ISLAMABAD - Prime Minister Nawaz Sharif will not be attending the Shanghai Cooperation Organisation (SCO) Heads of the Government Summit in Tashkent next week and has nominated his advisor on National Security and Foreign Affairs, Sartaj Aziz, to represent Pakistan.
Pakistan has been invited to the summit as an observer state, a status it acquired in the regional security grouping in 2005.
The two-day summit of the regional grouping is scheduled to open in Uzbek capital Tashkent on November 28.
According to the initial plan, the Prime Minister was to attend the summit and had confirmed his participation. His meeting with Russian President Vladimir Putin and other leaders had also been planned on the sidelines of the summit, it is learnt.
However, in view of scathing criticism at home about the Prime Minister’s extended trips abroad at a time when the country is faced with grave security challenges, it has been decided at the highest-level to send Sartaj Aziz instead, sources told The Nation. Even in September Sartaj Aziz represented Pakistan at the SCO meeting of the Council of Heads of State in Kyrgyztan capital Bishkek.
The upcoming session of the Council of Heads of Government will focus on trade, economic matters and discuss issues of multilateral cooperation. The Council of Heads of Government is the second highest Council in SCO after the Council of Heads of State, which is the top decision-making body in the organisation and essentially focuses on strategic direction and security.  Besides Pakistan, Afghanistan, Iran, India and Mongolia are currently observer members of the SCO. Belarus, Sri Lanka and Turkey are Dialogue Partners of the organisation.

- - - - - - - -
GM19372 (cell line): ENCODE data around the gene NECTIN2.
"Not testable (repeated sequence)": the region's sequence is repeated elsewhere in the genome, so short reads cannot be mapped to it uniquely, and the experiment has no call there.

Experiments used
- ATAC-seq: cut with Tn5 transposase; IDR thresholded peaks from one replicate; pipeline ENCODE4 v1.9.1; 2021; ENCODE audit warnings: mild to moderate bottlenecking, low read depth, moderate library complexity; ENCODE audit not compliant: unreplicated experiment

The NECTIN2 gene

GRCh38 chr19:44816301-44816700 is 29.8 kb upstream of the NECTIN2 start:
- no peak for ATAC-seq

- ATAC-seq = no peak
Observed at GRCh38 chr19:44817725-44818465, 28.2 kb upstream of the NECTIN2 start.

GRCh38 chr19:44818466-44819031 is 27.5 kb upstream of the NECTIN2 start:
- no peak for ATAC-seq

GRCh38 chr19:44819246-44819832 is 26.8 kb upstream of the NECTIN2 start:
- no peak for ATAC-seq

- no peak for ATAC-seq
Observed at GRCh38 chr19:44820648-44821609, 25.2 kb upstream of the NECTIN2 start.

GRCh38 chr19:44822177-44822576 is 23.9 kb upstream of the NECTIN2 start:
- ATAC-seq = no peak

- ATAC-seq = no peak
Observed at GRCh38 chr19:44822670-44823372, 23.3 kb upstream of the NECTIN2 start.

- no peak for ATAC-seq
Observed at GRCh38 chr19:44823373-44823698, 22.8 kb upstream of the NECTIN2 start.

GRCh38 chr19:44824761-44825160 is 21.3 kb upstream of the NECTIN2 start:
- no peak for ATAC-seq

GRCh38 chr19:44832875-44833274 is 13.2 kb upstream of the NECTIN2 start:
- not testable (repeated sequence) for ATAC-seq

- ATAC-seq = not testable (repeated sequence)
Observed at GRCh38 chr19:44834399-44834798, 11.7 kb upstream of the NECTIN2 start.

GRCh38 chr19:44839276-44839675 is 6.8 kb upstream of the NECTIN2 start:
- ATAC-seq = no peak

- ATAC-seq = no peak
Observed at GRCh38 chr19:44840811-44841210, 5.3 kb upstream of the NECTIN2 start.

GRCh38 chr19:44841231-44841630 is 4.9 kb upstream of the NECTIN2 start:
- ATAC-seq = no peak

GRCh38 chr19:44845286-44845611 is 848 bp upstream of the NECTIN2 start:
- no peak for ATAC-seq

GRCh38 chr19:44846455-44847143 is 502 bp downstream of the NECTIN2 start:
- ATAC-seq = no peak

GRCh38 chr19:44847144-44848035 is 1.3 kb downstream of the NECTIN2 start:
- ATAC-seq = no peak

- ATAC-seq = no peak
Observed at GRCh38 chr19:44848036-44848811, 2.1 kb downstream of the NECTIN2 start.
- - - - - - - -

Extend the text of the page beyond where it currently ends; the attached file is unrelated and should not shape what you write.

Pakistan has been keen to obtain full membership status.
The SCO is an intergovernmental multi-functional regional organisation comprising Russia, China, Kazakhstan, Kyrgyzstan, Tajikistan, and Uzbekistan. The mutual-security organisation founded in 2001 has observer status in the United Nations and established close business contacts with the ASEAN, the European Union, the Organisation of the Islamic Cooperation, and other international organisations.
The SCO is widely perceived as a counterbalance to the growing US influence in the region. Although the organisation’s primary focus has been combating international terrorism, religious fanaticism and ethnic separatism, drug trafficking, and arms smuggling, it also covers political, economic and cultural issues.